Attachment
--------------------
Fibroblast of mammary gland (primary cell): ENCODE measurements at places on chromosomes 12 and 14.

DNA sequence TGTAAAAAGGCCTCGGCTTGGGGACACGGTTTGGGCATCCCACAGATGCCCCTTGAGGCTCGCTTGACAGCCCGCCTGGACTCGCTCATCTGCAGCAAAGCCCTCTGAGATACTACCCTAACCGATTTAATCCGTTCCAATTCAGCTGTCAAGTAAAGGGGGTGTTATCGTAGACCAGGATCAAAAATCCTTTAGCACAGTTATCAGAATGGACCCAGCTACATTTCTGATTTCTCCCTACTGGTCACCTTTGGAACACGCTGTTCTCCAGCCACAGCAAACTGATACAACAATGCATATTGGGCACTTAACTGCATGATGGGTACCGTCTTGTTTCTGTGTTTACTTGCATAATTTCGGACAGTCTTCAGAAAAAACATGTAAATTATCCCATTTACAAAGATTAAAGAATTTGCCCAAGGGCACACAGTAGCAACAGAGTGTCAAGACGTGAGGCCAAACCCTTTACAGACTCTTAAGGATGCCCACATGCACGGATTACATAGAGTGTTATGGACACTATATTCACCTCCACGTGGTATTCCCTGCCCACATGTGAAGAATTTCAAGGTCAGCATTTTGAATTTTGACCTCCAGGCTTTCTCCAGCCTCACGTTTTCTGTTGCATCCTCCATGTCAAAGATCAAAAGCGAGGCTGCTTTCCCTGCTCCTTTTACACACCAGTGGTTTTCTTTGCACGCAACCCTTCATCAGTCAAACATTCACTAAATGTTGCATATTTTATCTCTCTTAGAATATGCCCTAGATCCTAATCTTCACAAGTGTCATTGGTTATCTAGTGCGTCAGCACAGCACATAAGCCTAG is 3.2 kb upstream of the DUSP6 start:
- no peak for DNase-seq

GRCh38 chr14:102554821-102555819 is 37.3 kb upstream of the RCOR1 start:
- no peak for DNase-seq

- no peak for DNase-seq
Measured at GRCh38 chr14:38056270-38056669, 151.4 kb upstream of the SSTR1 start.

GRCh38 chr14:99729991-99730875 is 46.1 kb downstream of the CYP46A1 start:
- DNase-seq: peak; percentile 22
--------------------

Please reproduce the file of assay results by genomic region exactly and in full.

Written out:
Fibroblast of mammary gland (primary cell): ENCODE measurements at places on chromosomes 12 and 14.

DNA sequence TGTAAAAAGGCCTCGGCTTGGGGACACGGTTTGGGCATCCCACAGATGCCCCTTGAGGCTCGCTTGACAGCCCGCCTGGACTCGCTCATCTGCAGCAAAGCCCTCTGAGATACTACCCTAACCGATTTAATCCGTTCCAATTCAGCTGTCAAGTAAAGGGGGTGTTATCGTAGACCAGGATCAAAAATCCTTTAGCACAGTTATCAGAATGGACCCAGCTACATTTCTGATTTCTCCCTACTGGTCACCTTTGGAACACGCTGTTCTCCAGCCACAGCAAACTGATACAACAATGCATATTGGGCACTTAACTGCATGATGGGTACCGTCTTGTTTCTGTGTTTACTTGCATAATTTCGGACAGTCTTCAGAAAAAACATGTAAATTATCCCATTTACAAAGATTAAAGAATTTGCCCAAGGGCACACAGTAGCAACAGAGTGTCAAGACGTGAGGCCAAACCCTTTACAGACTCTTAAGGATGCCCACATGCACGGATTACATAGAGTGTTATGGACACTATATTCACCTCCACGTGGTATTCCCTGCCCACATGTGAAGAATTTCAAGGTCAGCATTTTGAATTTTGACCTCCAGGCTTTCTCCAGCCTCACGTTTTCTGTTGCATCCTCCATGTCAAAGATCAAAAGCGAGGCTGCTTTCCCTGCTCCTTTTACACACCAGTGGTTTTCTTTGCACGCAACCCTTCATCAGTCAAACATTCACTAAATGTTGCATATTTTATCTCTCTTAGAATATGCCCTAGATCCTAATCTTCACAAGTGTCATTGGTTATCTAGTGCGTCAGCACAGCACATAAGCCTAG is 3.2 kb upstream of the DUSP6 start:
- no peak for DNase-seq

GRCh38 chr14:102554821-102555819 is 37.3 kb upstream of the RCOR1 start:
- no peak for DNase-seq

- no peak for DNase-seq
Measured at GRCh38 chr14:38056270-38056669, 151.4 kb upstream of the SSTR1 start.

GRCh38 chr14:99729991-99730875 is 46.1 kb downstream of the CYP46A1 start:
- DNase-seq: peak; percentile 22